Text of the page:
They detect up to two thousand offenses a day, award 60 million pictures and Prague pays about 40 million crowns a year for them. How do the cars of Eltodo, which controls parking in Prague, work?
ELTODO CONTROLS all streets with paid parking, where there are blue zones and parking machines, plus several selected sections in the outskirts of Prague. Operation of car parking zones – in the city districts they run only from Monday to Friday from 8 pm, for example in Prague 1, but especially from Monday to Sunday.
EVERY BLUE ZONE STREET the car must pass twice in a row with an interval of at least three minutes – in the blue zones, anyone can stand for up to three minutes, so until the monitoring car takes a picture of you in the same place during the second passage, nothing happens. Otherwise, the situation is solved when the cameras take pictures of you when you go from the car to pay to the parking meter. When comparing the time of shooting and payment in the machine, there is a certain time tolerance for making payments. Nevertheless, Eltoda cars in Prague detect an average of two thousand suspected violations every day.
CARS WITH CAMERAS ON THE ROOF they are not only tasked with catching disobedient drivers, but are also used for statistical purposes once a month. The driver then drives through the area seven times a day, and the cameras always evaluate how many cars are parked in the street and when. Relatively accurate city statistics help to better plan the development of parking areas.
IN A CAR CASE There are two computers that take care of data and communication with the outside world. Due to them, a large air conditioning pipe is also inserted into the trunk. The entire Eltodo system was developed together with the Prague company Cortec. The principle is simple – the exact location of the blue, purple and orange zones is entered on the maps, so the car knows where to look for the registration plate (cars standing outside the zones do not solve the camera parking ban). All signs are regularly sent to the Central Information System, which turns out to have several given car parking permits.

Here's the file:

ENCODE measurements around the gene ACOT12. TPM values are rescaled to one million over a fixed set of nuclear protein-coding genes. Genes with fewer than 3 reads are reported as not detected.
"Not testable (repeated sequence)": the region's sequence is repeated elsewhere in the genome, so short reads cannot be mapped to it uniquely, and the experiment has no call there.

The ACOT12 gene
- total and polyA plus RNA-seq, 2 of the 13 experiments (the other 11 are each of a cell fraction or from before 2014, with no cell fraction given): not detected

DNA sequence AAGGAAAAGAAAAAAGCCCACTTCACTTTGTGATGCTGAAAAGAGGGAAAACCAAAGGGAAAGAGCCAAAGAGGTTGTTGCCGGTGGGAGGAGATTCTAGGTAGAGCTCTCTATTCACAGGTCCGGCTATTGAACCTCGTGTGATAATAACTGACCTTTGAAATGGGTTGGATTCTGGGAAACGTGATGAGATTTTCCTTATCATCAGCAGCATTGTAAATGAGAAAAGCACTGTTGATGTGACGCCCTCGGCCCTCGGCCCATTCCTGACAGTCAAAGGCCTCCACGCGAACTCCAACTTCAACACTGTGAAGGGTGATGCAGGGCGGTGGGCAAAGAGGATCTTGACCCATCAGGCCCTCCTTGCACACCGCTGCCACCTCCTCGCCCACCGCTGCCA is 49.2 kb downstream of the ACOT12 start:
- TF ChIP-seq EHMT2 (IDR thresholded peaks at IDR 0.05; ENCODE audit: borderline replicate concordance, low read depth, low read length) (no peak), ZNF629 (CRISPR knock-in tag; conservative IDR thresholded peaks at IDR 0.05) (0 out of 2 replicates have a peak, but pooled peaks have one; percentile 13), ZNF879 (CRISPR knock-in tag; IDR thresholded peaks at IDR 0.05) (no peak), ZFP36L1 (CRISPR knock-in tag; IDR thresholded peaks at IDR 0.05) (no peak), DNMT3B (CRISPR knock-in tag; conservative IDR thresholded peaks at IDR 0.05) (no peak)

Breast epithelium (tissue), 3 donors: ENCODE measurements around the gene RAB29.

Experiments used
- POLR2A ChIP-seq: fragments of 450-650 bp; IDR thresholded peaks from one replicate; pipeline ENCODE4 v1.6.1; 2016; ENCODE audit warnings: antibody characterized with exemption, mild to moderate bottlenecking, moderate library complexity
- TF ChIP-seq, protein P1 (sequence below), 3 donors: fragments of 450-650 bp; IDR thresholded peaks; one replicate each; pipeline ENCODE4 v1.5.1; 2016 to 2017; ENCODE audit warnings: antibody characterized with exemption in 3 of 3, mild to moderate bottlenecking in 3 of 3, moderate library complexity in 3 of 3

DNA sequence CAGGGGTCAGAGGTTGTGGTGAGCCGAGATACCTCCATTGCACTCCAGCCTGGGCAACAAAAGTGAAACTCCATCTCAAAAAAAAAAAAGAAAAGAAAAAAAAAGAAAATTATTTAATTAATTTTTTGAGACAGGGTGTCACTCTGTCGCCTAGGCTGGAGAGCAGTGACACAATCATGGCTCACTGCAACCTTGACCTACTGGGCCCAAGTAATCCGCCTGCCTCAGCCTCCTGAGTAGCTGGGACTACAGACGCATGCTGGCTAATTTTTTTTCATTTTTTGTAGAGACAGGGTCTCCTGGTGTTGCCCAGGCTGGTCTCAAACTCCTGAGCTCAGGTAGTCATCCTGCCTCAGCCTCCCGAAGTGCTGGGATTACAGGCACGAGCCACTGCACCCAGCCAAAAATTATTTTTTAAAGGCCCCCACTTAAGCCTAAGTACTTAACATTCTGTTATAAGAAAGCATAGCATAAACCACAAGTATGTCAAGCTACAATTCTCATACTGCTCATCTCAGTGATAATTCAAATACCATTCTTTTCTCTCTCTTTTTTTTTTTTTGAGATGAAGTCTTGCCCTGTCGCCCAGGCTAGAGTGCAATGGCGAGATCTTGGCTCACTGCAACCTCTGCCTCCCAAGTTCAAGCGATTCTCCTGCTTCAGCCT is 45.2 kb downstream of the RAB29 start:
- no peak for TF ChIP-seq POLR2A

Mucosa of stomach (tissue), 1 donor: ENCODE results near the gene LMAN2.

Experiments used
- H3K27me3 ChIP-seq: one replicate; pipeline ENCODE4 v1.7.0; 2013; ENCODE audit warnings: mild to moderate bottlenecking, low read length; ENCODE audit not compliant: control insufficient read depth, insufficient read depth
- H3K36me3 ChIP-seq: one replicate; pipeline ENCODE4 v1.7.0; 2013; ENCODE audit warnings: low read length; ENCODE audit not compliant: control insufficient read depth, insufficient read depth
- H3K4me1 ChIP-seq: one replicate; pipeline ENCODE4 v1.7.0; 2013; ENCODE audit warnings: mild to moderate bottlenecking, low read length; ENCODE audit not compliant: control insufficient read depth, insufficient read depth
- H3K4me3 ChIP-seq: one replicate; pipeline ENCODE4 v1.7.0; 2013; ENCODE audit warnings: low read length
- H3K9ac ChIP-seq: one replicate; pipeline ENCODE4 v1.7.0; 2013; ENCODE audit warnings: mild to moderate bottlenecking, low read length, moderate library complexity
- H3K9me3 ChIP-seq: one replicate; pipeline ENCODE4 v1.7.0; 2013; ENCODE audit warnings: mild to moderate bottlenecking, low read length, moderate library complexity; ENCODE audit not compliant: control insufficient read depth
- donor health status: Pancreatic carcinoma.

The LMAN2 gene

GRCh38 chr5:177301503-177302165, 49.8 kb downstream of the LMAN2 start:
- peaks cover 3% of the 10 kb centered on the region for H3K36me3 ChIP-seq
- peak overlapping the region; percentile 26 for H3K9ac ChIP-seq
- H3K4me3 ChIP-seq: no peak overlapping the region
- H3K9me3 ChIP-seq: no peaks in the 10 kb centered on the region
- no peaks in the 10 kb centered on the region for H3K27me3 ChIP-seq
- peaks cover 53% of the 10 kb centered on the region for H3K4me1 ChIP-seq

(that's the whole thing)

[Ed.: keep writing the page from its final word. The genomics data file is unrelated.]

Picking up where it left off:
LTE ANTENNA for data transfer. Photographs of cars with registration plates, which have paid for parking according to the Central Information System, are immediately deleted, the others are stored in the memory, from where they are downloaded, deleted and sent to the same database every evening. The data package contains information about the time, position and make of the car plus five photos of photo documentation and the driver himself does not have access to them at all. In the database, they are taken over by the police, who still have to manually discard, for example, ambulances and other cars that do not fall into the paid parking regime.
THERE ARE FOUR MAIN CAMERAS ON THE ROOF with infrared illumination, which recognizes car license plates, and two surveillance cameras, which confirm the documentation of traffic signs and a parked car. Camea-supplied cameras take 360,000 images per hour and, thanks to four additional lights, work reliably even at night. In addition to Czech brands, they also know most foreign ones and their success rate is 95 percent. The trick of pasting a part of the brand will not save you – it will be evaluated as a car with unpaid parking and sent on to the system. You can’t even rely on parking just in front of or behind another car. As long as you can leave, believe me, your brand is visible.
IN THE INTERIOR OF THE CAR in addition, it is only a navigation tablet in which the driver has a destination for the route he has to travel. There are a total of 32 of them, each measuring 20 to 40 kilometers, one takes about one and a half hours for the driver, so he manages an average of six routes a day and drives about 200 kilometers. The routes are designed so that the car travels every street in Prague at least 15 times a month, the times of the passes change, of course, so that it is not possible to trace when it will pass you.
THE SMALLER, THE BETTER. For better maneuverability in narrow streets, Eltodo uses a small Toyota Yaris. He first appeared in Prague in April 2016, today there are seven of them and all of them are in a hybrid version – apart from ecology, this is mainly due to the fact that the electric motor can also power computers that are stored in a suitcase. Don’t confuse them (like Leoš Mareš) with cars that collect Street View imagery for Google.